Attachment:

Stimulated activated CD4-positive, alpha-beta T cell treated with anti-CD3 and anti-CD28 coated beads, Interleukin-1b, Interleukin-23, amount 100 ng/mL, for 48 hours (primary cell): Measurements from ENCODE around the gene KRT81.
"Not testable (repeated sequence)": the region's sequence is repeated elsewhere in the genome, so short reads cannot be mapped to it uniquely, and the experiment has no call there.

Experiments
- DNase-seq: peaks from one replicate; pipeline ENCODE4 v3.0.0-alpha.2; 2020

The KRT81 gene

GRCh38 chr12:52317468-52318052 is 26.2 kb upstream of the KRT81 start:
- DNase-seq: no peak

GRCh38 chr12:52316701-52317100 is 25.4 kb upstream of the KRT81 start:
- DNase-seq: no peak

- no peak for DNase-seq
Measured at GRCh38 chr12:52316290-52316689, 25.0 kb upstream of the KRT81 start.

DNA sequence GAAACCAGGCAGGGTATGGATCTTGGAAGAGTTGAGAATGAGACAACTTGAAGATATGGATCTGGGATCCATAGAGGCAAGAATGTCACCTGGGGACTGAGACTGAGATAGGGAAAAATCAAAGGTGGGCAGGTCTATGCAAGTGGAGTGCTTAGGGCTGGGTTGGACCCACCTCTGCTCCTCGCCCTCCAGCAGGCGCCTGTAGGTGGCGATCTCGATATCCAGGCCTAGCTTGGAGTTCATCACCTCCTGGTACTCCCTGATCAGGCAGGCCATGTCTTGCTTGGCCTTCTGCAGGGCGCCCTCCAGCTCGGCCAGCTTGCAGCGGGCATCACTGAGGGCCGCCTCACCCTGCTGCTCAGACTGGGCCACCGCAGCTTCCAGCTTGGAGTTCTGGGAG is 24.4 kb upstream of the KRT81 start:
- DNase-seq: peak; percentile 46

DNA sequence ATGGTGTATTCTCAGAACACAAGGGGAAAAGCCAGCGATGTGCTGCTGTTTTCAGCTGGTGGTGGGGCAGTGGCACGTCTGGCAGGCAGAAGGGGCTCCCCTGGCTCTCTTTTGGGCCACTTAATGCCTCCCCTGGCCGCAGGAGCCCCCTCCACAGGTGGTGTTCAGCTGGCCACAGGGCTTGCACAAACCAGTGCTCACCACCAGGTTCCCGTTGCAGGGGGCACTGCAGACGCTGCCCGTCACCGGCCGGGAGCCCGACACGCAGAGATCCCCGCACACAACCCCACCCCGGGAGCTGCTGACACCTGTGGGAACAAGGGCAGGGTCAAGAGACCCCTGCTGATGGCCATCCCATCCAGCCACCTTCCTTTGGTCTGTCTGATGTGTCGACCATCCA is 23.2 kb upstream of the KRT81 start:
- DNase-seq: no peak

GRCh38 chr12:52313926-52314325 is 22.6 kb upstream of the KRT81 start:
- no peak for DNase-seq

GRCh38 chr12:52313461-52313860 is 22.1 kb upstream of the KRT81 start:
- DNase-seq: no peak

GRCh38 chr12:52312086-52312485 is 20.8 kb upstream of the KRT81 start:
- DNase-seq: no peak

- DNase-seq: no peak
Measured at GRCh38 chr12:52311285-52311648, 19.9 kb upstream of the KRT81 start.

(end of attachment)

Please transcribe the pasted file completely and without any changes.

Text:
Stimulated activated CD4-positive, alpha-beta T cell treated with anti-CD3 and anti-CD28 coated beads, Interleukin-1b, Interleukin-23, amount 100 ng/mL, for 48 hours (primary cell): Measurements from ENCODE around the gene KRT81.
"Not testable (repeated sequence)": the region's sequence is repeated elsewhere in the genome, so short reads cannot be mapped to it uniquely, and the experiment has no call there.

Experiments
- DNase-seq: peaks from one replicate; pipeline ENCODE4 v3.0.0-alpha.2; 2020

The KRT81 gene

GRCh38 chr12:52317468-52318052 is 26.2 kb upstream of the KRT81 start:
- DNase-seq: no peak

GRCh38 chr12:52316701-52317100 is 25.4 kb upstream of the KRT81 start:
- DNase-seq: no peak

- no peak for DNase-seq
Measured at GRCh38 chr12:52316290-52316689, 25.0 kb upstream of the KRT81 start.

DNA sequence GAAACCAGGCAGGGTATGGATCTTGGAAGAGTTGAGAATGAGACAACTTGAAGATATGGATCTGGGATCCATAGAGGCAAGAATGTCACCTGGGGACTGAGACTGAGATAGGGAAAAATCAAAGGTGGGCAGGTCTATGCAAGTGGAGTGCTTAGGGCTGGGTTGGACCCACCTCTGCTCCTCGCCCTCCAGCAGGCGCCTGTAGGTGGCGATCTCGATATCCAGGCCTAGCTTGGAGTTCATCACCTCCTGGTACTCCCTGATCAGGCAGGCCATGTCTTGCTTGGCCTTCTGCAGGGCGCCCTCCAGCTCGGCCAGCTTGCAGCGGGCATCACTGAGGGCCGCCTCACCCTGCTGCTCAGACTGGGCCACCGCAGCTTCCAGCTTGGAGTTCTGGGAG is 24.4 kb upstream of the KRT81 start:
- DNase-seq: peak; percentile 46

DNA sequence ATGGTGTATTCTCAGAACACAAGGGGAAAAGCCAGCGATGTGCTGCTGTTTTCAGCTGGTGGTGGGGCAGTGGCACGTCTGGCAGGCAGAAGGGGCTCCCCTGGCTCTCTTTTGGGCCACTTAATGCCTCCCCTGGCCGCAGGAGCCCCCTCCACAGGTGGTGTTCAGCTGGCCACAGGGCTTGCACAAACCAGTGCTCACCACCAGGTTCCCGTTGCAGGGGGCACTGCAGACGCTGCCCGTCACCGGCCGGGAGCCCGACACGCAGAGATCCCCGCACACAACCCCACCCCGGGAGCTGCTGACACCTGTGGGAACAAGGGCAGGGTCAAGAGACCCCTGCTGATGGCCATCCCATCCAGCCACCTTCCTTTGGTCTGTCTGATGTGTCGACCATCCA is 23.2 kb upstream of the KRT81 start:
- DNase-seq: no peak

GRCh38 chr12:52313926-52314325 is 22.6 kb upstream of the KRT81 start:
- no peak for DNase-seq

GRCh38 chr12:52313461-52313860 is 22.1 kb upstream of the KRT81 start:
- DNase-seq: no peak

GRCh38 chr12:52312086-52312485 is 20.8 kb upstream of the KRT81 start:
- DNase-seq: no peak

- DNase-seq: no peak
Measured at GRCh38 chr12:52311285-52311648, 19.9 kb upstream of the KRT81 start.